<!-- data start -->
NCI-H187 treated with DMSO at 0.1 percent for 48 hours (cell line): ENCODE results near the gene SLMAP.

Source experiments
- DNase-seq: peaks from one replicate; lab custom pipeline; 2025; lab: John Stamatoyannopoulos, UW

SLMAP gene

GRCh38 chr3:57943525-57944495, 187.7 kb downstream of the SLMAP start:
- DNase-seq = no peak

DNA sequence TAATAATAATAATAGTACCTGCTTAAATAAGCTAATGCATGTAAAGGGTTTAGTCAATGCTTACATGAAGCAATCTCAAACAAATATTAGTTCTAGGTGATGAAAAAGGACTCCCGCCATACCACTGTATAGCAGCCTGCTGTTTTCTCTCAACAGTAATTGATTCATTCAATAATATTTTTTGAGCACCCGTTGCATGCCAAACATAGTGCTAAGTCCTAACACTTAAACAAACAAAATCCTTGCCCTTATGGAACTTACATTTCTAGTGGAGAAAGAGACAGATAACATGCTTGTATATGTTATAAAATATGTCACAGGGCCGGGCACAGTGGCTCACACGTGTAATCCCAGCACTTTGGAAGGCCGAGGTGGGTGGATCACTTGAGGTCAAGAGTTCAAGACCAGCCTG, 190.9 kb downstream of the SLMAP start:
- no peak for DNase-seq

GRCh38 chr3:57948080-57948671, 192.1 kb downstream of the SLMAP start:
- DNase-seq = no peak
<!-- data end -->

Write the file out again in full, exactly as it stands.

NCI-H187 treated with DMSO at 0.1 percent for 48 hours (cell line): ENCODE results near the gene SLMAP.

Source experiments
- DNase-seq: peaks from one replicate; lab custom pipeline; 2025; lab: John Stamatoyannopoulos, UW

SLMAP gene

GRCh38 chr3:57943525-57944495, 187.7 kb downstream of the SLMAP start:
- DNase-seq = no peak

DNA sequence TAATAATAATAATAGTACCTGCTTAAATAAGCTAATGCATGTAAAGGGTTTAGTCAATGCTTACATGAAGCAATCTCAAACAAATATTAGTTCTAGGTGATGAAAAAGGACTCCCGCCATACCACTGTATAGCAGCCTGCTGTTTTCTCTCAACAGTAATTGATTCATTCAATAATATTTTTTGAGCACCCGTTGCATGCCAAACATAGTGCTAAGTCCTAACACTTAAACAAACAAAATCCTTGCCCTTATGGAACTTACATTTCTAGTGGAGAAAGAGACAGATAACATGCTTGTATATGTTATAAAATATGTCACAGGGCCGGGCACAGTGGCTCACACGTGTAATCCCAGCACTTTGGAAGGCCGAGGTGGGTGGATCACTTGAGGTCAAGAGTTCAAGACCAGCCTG, 190.9 kb downstream of the SLMAP start:
- no peak for DNase-seq

GRCh38 chr3:57948080-57948671, 192.1 kb downstream of the SLMAP start:
- DNase-seq = no peak